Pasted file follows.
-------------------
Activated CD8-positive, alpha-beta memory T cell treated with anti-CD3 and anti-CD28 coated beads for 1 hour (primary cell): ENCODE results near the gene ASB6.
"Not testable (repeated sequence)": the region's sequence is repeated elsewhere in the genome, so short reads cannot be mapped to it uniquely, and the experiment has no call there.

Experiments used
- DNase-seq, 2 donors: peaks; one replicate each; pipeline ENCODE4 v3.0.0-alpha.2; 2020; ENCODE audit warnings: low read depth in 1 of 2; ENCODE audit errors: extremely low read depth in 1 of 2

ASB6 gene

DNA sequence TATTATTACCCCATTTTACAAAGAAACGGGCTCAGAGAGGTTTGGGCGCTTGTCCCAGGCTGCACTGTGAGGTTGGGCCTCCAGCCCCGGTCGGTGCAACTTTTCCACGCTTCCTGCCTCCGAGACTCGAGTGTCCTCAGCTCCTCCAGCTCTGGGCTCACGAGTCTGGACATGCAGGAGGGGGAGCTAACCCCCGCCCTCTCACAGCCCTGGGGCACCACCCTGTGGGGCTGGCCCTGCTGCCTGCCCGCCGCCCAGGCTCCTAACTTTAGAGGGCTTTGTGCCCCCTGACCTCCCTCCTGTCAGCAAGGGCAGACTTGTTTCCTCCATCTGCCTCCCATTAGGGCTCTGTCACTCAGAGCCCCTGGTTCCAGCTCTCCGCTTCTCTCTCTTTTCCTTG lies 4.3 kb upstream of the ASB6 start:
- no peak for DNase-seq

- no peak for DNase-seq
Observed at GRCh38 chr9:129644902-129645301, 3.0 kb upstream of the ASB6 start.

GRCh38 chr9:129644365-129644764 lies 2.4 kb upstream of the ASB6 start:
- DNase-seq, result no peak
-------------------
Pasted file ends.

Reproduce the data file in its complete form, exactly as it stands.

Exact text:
Activated CD8-positive, alpha-beta memory T cell treated with anti-CD3 and anti-CD28 coated beads for 1 hour (primary cell): ENCODE results near the gene ASB6.
"Not testable (repeated sequence)": the region's sequence is repeated elsewhere in the genome, so short reads cannot be mapped to it uniquely, and the experiment has no call there.

Experiments used
- DNase-seq, 2 donors: peaks; one replicate each; pipeline ENCODE4 v3.0.0-alpha.2; 2020; ENCODE audit warnings: low read depth in 1 of 2; ENCODE audit errors: extremely low read depth in 1 of 2

ASB6 gene

DNA sequence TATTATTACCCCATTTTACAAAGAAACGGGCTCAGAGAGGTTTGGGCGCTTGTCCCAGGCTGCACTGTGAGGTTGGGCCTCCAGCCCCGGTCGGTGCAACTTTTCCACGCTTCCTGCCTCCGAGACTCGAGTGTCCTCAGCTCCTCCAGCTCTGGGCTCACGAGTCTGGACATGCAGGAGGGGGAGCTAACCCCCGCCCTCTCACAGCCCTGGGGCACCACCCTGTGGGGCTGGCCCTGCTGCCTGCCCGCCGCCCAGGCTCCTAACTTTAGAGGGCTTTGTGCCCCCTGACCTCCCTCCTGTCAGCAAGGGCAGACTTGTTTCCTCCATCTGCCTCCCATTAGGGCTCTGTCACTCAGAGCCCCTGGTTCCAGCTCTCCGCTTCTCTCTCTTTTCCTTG lies 4.3 kb upstream of the ASB6 start:
- no peak for DNase-seq

- no peak for DNase-seq
Observed at GRCh38 chr9:129644902-129645301, 3.0 kb upstream of the ASB6 start.

GRCh38 chr9:129644365-129644764 lies 2.4 kb upstream of the ASB6 start:
- DNase-seq, result no peak